16. An acoustic wave filter as claimed in claim 14, wherein said seal comprises a material chosen from a group consisting of polyimide, polyetheretherketone, polysulfone, polyethersulfone, polyetherimide, polybutlyeneterepthalate, polycarbonate, thermoset epoxy, polyimide-reinforced thermoset epoxy and polyimide-reinforced thermoplastic.
17. An acoustic wave filter as claimed in claim 14, wherein said plastic package body includes a plastic package body formed from a thermosetting plastic.
18. An acoustic wave filter as claimed in claim 14, wherein said plastic package body includes an epoxy package body.
Description
FIELD OF THE INVENTION

This invention relates in general to the field of packaging for frequency selection components, in particular to packaging of surface acoustic wave frequency selection components and more particularly to an improved package for surface acoustic wave frequency selection components.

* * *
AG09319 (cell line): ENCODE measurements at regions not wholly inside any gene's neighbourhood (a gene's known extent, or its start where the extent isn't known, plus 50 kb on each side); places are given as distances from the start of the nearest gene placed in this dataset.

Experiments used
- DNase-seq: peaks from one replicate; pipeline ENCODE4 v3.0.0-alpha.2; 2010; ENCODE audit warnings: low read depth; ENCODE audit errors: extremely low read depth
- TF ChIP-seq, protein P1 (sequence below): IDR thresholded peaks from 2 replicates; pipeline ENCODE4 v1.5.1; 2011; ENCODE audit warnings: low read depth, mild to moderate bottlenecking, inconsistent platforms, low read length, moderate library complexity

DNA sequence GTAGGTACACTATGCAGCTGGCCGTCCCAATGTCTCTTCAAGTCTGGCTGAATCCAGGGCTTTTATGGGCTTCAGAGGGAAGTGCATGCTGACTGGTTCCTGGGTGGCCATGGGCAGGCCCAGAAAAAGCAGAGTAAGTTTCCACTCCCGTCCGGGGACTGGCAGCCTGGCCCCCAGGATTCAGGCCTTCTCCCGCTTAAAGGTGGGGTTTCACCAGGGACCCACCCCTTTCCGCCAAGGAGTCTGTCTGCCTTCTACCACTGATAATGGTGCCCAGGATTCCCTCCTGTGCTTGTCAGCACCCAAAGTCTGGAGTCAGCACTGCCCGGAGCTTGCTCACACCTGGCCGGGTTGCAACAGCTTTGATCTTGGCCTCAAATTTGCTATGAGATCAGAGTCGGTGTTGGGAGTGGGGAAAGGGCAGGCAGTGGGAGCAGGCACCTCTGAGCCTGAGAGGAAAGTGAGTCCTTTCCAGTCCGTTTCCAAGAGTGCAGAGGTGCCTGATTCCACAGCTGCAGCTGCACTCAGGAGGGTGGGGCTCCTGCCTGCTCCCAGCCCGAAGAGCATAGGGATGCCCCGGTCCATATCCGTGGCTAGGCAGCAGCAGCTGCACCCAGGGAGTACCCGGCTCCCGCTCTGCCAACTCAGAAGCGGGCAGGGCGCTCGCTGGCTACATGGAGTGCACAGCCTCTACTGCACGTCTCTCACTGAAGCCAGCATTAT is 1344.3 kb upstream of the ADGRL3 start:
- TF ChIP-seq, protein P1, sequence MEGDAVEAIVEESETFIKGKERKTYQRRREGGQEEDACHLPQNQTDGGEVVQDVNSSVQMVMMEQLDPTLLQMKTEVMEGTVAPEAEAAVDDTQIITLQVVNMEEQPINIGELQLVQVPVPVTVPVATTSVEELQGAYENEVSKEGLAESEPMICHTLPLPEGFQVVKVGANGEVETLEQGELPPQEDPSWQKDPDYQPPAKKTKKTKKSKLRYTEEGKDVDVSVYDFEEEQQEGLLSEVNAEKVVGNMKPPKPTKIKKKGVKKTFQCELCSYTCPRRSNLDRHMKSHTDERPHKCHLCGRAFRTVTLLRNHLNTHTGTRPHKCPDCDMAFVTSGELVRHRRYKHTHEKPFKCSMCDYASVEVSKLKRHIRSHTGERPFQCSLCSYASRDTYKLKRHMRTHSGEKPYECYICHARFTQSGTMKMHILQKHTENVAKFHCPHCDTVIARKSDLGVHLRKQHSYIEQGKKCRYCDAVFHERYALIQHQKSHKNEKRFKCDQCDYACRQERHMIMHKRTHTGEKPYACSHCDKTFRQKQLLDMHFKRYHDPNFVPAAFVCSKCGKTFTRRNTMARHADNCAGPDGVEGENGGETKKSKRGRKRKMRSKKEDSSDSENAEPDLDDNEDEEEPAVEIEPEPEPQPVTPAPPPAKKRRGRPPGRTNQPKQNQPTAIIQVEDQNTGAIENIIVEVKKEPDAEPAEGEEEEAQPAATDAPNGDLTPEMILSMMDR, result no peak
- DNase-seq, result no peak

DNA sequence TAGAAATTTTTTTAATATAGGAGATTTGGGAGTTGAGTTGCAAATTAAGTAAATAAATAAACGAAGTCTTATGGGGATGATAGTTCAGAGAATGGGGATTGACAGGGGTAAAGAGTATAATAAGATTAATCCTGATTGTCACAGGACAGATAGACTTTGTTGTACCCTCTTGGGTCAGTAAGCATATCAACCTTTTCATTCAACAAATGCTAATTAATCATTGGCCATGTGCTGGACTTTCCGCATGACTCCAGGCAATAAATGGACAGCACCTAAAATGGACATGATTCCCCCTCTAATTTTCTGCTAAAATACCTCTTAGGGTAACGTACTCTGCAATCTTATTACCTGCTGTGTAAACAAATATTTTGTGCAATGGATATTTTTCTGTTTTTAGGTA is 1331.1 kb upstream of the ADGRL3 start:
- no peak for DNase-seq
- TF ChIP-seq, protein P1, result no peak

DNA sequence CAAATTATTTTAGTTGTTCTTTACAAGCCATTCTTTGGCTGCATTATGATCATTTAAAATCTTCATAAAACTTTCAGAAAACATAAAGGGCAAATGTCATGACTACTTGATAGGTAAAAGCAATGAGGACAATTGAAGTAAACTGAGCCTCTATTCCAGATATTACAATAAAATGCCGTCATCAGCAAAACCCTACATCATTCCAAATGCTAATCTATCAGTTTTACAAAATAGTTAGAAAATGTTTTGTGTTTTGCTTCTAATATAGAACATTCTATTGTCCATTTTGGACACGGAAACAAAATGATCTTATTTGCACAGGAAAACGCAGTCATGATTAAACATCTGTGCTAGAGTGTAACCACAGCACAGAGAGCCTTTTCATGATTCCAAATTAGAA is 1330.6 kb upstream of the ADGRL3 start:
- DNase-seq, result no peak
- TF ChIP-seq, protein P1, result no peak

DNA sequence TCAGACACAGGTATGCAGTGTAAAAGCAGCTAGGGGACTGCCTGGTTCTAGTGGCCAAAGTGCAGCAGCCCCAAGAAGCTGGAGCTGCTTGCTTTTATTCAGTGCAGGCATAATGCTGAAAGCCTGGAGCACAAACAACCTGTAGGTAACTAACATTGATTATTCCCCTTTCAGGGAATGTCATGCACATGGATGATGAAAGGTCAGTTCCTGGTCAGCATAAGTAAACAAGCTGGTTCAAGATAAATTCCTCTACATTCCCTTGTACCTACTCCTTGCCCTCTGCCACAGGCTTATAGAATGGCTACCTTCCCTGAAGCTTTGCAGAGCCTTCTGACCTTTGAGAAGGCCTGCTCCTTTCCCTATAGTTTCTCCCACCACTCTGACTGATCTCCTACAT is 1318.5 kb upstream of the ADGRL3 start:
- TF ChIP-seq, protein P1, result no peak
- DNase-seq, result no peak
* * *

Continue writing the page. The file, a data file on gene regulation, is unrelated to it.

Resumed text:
BACKGROUND OF THE INVENTION

Surface acoustic wave (SAW) devices are frequently used in commercial and other applications as RF and IF filters to provide frequency selectivity and other electronic functions. A SAW device depends upon acoustic wave generation. In some cases these acoustic waves are localized to the surface of the substrate. The substrates are piezoelectric materials. Because the acoustic waves in a SAW device often propagate along or very near the surface, SAW devices are generally very sensitive to surface conditions. This sensitivity is not of a chemical or electronic charge nature as it is, for example, in the case of semiconductors, but is of a mechanical nature. For example, foreign material in contact with the surface of a SAW device can change the elastic and inertial properties of the surface thereby altering the attenuation and propagation of acoustic waves moving along on the surface.